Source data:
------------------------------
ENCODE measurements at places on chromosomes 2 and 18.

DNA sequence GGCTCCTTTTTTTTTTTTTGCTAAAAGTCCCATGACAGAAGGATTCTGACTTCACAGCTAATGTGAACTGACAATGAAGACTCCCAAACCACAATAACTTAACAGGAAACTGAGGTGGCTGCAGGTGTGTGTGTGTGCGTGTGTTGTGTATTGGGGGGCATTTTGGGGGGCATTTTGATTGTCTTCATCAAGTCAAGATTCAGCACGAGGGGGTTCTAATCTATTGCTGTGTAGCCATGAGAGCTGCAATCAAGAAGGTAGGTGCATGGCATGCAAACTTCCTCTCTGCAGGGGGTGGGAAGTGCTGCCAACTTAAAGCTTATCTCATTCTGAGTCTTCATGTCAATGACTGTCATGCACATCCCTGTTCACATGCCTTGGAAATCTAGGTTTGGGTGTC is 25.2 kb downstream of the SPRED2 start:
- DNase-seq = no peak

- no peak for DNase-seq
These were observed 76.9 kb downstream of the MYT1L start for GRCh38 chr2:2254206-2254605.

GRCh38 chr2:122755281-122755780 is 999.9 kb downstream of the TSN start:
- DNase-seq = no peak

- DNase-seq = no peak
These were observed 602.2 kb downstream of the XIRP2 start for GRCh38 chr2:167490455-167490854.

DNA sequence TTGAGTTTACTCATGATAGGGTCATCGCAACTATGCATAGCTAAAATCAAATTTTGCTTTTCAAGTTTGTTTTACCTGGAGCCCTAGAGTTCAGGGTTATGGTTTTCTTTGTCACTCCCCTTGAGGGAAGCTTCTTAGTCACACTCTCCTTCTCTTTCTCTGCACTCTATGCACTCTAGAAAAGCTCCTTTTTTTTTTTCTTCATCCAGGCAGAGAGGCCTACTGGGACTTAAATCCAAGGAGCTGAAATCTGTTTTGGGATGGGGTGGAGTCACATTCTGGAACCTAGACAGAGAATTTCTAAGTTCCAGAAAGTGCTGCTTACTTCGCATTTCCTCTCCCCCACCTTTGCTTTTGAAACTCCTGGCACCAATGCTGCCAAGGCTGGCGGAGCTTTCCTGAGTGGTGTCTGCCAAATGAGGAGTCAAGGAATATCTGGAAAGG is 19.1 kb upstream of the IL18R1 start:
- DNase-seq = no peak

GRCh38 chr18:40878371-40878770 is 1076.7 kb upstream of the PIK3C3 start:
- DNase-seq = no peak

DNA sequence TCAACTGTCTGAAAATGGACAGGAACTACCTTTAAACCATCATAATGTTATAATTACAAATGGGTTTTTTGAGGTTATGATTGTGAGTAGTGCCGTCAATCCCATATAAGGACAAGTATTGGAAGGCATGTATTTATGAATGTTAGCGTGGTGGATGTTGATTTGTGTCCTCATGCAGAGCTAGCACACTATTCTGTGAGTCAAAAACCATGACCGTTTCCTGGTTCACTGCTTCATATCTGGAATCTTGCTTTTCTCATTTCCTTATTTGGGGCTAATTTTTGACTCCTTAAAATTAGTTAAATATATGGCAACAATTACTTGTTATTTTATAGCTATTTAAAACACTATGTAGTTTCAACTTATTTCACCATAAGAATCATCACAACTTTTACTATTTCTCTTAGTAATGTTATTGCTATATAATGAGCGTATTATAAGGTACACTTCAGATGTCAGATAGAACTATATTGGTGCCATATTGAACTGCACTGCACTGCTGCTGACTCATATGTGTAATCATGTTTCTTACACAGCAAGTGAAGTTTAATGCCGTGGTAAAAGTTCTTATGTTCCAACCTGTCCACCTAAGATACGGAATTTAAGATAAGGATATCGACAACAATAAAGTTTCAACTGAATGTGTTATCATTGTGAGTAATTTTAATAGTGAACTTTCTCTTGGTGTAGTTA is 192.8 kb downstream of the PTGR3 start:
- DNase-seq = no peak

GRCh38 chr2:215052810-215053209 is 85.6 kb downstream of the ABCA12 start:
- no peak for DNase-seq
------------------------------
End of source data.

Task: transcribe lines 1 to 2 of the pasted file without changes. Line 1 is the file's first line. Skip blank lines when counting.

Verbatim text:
ENCODE measurements at places on chromosomes 2 and 18.

DNA sequence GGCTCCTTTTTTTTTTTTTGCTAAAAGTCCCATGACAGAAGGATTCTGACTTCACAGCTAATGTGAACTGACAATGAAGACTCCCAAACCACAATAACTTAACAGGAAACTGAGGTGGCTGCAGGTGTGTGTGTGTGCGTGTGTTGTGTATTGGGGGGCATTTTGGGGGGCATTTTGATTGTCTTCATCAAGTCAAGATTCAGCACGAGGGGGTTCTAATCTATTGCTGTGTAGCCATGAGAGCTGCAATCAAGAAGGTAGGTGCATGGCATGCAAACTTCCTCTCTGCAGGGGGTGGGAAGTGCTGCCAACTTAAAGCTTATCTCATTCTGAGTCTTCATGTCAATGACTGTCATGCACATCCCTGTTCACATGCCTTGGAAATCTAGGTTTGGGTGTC is 25.2 kb downstream of the SPRED2 start: